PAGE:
Monday, August 4, 2014


There are so few days in my life where I know exactly what I need and want. I'm usually only certain of one thing and that is that I will generally wake up feeling that I am lacking something. It is probably a first world problem curse: the luxury to introspect, the gall to declare "not enough". However, as one hearty seaman once told the world, "I yam what I yam."

Anyway, today is not one of those days. I know exactly what I need and want. In no particular order:

  • A really long, confusion inducing nap
  • A flavored seltzer
  • Exactly eight more pairs of Advil or Alleve
  • Some sort of food item wrapped in a tortilla 
  • The removal of any library patron complaining about any arbitrary thing, especially when what they are really complaining about is not being able to get what they want, when they want it
  • A brief respite from the faded sort of general unease that accompanies every good feeling
  • An ice cold sidecar
(ETA: I wrote that introductory paragraph on Saturday morning and not a goddamned thing has changed today, a Monday afternoon.)

In pursuit of that penultimate bulleted point, let me relive some good feelings and tell you about what a wonderful birthday gift I got from my sister and friend this year. They took me to see the Cabaret revival currently on Broadway. To say it was wonderful would sound incredibly trite, but I have never mastered the art of writing about music. (Sincerely, how do people do that? How can you write about music without succumbing to a litany of comparisons to the things that came before it? I digress.) The set design and the audience design is so evocative that, had it not been for the proliferation of tourists in their "dress up" khakis, it would have been easy to believe we were having drinks at the Kit Kat Club. And as we all know, in there "life is beautiful." At least during Act One.

Cabaret is one of my favorite musicals of all time and I have seen the film version countless times. I feel a little like Sally Bowles whenever I paint my nails green ("I think it's pretty!") and the story never fails to surprise and move me. I hadn't known that no one else in my group knew anything about the show and I'm glad I didn't give away the ending beforehand. What I noticed, however, is that there were certain members of the audience who might have benefited from knowing the ending beforehand, considering that they were unable to pick up on pretty obvious cues that story changes dramatically from Act One to Act Two. There were still people catcalling Alan Cumming as he makes his final, heartbreaking appearance. Did I ever mention how terrible and stupid most people are?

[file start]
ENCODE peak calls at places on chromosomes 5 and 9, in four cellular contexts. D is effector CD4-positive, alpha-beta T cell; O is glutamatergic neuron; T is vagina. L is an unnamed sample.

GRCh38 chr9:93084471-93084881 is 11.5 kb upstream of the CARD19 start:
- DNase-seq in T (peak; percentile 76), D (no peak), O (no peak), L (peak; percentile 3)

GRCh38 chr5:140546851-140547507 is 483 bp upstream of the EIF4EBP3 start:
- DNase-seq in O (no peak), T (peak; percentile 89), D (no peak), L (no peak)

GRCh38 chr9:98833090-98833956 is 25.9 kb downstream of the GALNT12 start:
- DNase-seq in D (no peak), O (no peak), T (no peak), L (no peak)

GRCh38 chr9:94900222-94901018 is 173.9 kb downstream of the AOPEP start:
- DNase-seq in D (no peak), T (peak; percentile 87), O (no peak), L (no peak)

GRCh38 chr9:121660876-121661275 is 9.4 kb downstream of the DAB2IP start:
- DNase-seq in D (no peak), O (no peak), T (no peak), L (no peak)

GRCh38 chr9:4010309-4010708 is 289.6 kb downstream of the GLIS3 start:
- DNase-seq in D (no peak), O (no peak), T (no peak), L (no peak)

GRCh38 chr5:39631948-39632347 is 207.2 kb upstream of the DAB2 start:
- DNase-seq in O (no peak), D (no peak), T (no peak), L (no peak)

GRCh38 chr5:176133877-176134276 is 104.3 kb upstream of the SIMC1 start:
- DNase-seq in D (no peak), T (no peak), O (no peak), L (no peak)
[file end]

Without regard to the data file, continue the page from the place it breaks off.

Anyway, it was another fantastic birthday gift by the fantastic people I have in my life. I'll hold on to the memory during tomorrow, my actual birthday, when I'm not doing anything apart from applying to more jobs and working in the evening while simultaneously getting older and saggier.

Like clockwork, the balance of the universe makes itself a major plot point in the everyday things I observe throughout the day. This afternoon, on the eve of me getting older, I am at work in the young adult room. I witnessed a group of 16 year olds (that would mean they were born in the same year I graduated college) interacting with each other. One of the girls was wearing a Nine Inch Nails tshirt, waxing rhapsodic about the concert she attended recently. One of the boys said "I've been spending some time with 1984." He meant Orwell's dystopian novel. He said that today's dystopian novels paled in comparison. When his friend approached the group he said "Do you know 1984?" to which his friend replied, "The Van Halen album?" Another kid, on not being able to remember the name of a song said "I better get my AARP application ready." And yet another kid, later on, imitated Beavis' Cornholio routine. I felt a bit dizzy and displaced, as though I were watching a scene from a teenage movie about the 90s. I felt dizzier still in the realization that enough time has passed to make my youth and everything in it retro to these teenagers. The world of my early years is so old that it is idolized and referenced by a new generation. While it made me so happy that some of the best things are the things that seem to have staying power (pleated, tapered pants notwithstanding), such a realization (and on the eve of my birthday!!) must needs be the catalyst for feeling like...well maybe it is better if I express how I feel in the language of today, photographs:

Happy birthday to me!

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